New TSP fees: Who pays what, when, how much?

TSP investors who put money into any of the 5,000 new funds available in the federal 401(k) plan will do so for two basic reasons: money or passion.
1.) To make more money by investing in funds with the potential to outstrip traditional earnings of the broad-based stock indexed C, S funds linked to the U.S. stock market, the F fund (bonds) or the G fund (treasury securities). In the past, all of the...

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TSP investors who put money into any of the 5,000 new funds available in the federal 401(k) plan will do so for two basic reasons: money or passion.

1.) To make more money by investing in funds with the potential to outstrip traditional earnings of the broad-based stock indexed C, S funds linked to the U.S. stock market, the F fund (bonds) or the G fund (treasury securities). In the past, all of the funds have done better for investors than the G fund. But since the arrival of the latest bear market, the G fund is the only one with positive returns.

2.) To put some or all of their retirement nest eggs in funds that support social, environmental or civic minded causes. Since the beginning of the TSP, the nation’s largest employer 401(k)-style plan, many individual investors have asked for more choices. So have financial firms and groups and causes that want a piece of the $734 billion with a B, TSP. Politicians of both political parties have pushed for options for their constituents. Or groups representing big political donors!

When the TSP was setup — to cover active and retired federal and military personnel — the word from Congress was “KIS.” As in “Keep It Simple.” And cheap, as in minimal fees and charges to investors. For the TSP, which includes everyone from ex-presidents to Senators, park rangers and DEA agents and Marines. And their families. It has worked well and many rank-and-file feds have become self-made millionaires. But with the new overhaul, the TSP decided to offer lots more options… at a price.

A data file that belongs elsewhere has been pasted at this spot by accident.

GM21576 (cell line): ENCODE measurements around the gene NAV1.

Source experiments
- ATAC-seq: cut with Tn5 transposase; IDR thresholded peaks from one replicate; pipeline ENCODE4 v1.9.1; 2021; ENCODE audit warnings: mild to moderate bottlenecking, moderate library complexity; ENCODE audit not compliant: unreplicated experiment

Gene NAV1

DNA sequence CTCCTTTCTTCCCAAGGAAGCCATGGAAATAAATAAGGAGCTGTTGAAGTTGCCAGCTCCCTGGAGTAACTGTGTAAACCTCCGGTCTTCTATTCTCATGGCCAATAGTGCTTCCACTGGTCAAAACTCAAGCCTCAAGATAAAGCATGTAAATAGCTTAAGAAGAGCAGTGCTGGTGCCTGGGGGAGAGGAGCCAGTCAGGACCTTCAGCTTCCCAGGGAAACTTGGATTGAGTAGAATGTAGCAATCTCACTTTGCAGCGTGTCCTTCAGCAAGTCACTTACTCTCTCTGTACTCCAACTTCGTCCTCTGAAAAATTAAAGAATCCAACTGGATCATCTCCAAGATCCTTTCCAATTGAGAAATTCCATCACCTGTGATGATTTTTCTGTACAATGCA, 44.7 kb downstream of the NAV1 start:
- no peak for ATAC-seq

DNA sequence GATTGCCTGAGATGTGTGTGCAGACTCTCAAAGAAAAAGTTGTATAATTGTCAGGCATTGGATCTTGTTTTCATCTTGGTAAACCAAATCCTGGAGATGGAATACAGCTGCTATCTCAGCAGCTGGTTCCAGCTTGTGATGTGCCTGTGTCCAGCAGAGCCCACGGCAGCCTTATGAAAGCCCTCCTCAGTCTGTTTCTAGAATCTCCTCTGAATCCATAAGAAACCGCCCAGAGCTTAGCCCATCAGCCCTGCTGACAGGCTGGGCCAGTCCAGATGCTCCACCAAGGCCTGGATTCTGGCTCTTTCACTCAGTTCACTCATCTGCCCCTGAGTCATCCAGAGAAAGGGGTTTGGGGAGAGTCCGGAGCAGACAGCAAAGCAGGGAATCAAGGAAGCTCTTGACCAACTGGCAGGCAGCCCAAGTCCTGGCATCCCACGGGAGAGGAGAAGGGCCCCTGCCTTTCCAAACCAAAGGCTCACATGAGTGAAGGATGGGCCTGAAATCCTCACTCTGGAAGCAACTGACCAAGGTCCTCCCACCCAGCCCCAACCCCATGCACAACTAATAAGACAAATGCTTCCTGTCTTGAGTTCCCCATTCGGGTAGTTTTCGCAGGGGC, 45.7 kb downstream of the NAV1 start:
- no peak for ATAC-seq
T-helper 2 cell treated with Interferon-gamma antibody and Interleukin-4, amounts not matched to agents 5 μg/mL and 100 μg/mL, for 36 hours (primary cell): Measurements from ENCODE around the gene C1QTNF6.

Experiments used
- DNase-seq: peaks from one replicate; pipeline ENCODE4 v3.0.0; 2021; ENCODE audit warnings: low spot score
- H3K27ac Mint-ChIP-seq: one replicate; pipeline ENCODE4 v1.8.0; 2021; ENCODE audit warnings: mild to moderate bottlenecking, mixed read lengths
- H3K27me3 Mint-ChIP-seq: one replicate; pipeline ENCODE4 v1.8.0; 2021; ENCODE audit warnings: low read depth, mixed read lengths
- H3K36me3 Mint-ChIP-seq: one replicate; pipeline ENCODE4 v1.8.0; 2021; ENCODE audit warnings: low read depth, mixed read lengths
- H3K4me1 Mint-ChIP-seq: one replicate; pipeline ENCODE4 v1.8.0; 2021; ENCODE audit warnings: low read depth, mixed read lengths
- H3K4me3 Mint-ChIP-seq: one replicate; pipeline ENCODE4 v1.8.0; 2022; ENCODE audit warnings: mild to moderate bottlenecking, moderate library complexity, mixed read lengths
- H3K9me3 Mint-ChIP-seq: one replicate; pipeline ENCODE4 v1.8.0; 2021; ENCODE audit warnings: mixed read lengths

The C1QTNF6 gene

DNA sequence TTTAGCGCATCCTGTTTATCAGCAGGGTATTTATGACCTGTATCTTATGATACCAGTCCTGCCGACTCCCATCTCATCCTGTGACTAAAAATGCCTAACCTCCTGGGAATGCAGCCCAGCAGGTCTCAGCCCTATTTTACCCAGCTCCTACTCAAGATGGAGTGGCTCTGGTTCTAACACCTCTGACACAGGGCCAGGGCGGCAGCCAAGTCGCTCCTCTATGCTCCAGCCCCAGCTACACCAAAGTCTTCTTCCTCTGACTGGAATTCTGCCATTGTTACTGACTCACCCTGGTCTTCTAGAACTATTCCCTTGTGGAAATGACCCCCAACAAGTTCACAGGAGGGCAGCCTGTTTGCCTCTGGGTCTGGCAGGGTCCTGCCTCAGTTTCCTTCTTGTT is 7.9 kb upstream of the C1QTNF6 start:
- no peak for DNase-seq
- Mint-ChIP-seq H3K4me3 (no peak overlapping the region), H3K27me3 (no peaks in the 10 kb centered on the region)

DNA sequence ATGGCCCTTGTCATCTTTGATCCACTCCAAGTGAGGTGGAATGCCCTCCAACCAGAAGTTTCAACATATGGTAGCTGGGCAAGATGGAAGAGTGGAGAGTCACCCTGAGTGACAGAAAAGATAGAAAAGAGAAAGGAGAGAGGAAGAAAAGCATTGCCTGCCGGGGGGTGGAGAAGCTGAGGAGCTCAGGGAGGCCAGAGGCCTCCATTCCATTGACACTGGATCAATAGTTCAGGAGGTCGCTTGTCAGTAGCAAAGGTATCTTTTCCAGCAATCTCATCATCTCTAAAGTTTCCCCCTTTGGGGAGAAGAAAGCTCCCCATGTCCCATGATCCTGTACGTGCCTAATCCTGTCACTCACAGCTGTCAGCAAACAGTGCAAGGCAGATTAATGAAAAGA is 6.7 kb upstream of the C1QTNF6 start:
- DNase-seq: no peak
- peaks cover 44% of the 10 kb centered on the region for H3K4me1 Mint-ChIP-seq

The TSP has long been known for having among the lowest fees in the business. That allows investors to keep more of their earnings rather than paying a percentage to a broker or fund BEFORE they earn anything.

Recently, we got a question from a reader who wanted to know if he had to pay for information about the fees. This is information you may want to pass on to coworkers and friends to are TSP investors. Here’s the lowdown on fees Kim Weaver, director of external affairs for the Federal Retirement Thrift Investment Board:

In accordance with the statutory requirement that TSP participants using the MFW (mutual fund window) bear the cost of the MFW, all TSP participants electing to invest in the MFW would incur additional fees: an administrative fee of $55 annually; an annual maintenance fee of $95; a per trade fee of $28.75; and any fees and expenses imposed by the specific mutual fund(s) in which they invest.

So participants who choose to invest pay $150/year; $28.75 when they make a trade plus whatever fees/expenses are associated with their chosen fund.

Nearly Useless Factoid

By Robert O’Shaughnessy

The first phone book was published in 1878 and had 50 listings.

Source: Smithsonian Magazine

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